Great progress has been achieved in recent years in the fight against malaria and NTDs. Since 2000 there has been a 60 percent reduction in malaria mortality, Dracunculiasis (guinea-worm disease) has been almost eliminated, and the number of cases of African trypanosomiasis (sleeping sickness) has fallen by 90 percent in 15 years.
As Mr Lefroy discusses, the UK has played an important and leading role in achieving these successes. The UK Government spent £536m fighting malaria last year, and increased NTD funding to record £245m between 2011 and 2015. At the same time, the UK’s private sector, academic institutions and non-governmental organisations lead the world in drug development, research and project implementation.
However, there is much still to be done. Resistance to our most effective antimalarials and insecticides is growing. Despite good progress against a few select NTDs, we still lack effective drugs to treat diseases that affect over a billion people worldwide. Health systems in many countries remain weak. Above all, we know from bitter experience that if we relax our efforts to combat these diseases, they can come back quickly.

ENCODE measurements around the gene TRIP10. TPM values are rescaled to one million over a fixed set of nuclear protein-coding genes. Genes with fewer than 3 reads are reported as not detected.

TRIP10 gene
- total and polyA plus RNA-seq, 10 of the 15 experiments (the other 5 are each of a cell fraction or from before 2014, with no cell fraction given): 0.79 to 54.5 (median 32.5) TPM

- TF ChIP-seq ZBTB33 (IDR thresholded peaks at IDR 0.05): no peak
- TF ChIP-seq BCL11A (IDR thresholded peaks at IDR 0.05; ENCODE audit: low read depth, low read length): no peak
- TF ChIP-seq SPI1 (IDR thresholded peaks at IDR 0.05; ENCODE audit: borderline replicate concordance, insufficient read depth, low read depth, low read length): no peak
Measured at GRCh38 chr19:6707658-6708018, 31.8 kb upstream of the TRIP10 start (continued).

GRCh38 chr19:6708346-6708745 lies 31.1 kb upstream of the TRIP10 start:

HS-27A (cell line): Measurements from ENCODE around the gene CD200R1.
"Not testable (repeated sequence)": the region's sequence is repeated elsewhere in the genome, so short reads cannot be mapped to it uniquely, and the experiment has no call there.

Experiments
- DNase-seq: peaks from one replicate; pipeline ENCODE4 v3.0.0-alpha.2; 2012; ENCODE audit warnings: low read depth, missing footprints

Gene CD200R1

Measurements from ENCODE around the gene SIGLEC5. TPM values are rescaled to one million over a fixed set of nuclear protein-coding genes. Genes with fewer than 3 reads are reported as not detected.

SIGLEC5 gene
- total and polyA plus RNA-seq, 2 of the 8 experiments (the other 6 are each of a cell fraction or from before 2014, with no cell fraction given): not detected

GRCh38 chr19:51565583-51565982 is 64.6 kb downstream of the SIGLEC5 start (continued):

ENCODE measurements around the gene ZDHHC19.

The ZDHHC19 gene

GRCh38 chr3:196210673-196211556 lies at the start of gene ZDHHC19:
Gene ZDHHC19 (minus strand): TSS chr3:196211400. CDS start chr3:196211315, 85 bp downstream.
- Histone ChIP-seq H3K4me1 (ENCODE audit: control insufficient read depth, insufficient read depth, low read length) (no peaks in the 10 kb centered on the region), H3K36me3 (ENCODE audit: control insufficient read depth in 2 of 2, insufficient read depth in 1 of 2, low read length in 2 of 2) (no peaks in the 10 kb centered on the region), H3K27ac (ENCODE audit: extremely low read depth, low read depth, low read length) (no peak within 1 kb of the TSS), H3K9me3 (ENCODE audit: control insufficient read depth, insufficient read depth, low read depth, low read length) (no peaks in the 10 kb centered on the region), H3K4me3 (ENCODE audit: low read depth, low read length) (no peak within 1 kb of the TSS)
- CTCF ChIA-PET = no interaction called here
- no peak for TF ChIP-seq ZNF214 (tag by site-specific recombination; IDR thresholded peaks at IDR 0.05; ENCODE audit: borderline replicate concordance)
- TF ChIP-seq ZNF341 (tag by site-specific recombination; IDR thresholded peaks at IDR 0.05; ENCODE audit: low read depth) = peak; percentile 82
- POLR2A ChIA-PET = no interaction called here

Therefore, Malaria Consortium calls on the Government to sustain, and where possible increase, its financial commitment to fighting malaria and NTDs.
“DFID’s Malaria Framework for Results is due to expire at the end of 2015 and we have not received a clear indication from the UK Government about how their commitment will be continued,” said Alex Hulme, Advocacy Manager at Malaria Consortium. “The threats to the progress made are real and it is crucial that the UK continues both their multilateral and bilateral support in the fight against these devastating diseases.”